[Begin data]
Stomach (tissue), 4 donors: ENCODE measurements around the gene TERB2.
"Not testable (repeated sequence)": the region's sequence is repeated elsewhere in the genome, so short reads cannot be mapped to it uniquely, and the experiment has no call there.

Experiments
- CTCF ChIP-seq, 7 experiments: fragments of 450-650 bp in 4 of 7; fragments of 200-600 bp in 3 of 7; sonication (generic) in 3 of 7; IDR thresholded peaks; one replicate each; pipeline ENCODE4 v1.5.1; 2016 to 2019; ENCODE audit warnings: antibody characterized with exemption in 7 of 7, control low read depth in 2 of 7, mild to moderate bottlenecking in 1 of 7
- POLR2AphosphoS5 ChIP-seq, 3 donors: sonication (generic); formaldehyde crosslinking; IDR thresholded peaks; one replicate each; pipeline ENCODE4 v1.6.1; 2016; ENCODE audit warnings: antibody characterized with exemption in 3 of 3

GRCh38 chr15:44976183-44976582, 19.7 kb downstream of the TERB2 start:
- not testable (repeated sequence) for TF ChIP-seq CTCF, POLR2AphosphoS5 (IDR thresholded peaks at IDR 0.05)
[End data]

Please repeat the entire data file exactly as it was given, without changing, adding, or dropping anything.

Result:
Stomach (tissue), 4 donors: ENCODE measurements around the gene TERB2.
"Not testable (repeated sequence)": the region's sequence is repeated elsewhere in the genome, so short reads cannot be mapped to it uniquely, and the experiment has no call there.

Experiments
- CTCF ChIP-seq, 7 experiments: fragments of 450-650 bp in 4 of 7; fragments of 200-600 bp in 3 of 7; sonication (generic) in 3 of 7; IDR thresholded peaks; one replicate each; pipeline ENCODE4 v1.5.1; 2016 to 2019; ENCODE audit warnings: antibody characterized with exemption in 7 of 7, control low read depth in 2 of 7, mild to moderate bottlenecking in 1 of 7
- POLR2AphosphoS5 ChIP-seq, 3 donors: sonication (generic); formaldehyde crosslinking; IDR thresholded peaks; one replicate each; pipeline ENCODE4 v1.6.1; 2016; ENCODE audit warnings: antibody characterized with exemption in 3 of 3

GRCh38 chr15:44976183-44976582, 19.7 kb downstream of the TERB2 start:
- not testable (repeated sequence) for TF ChIP-seq CTCF, POLR2AphosphoS5 (IDR thresholded peaks at IDR 0.05)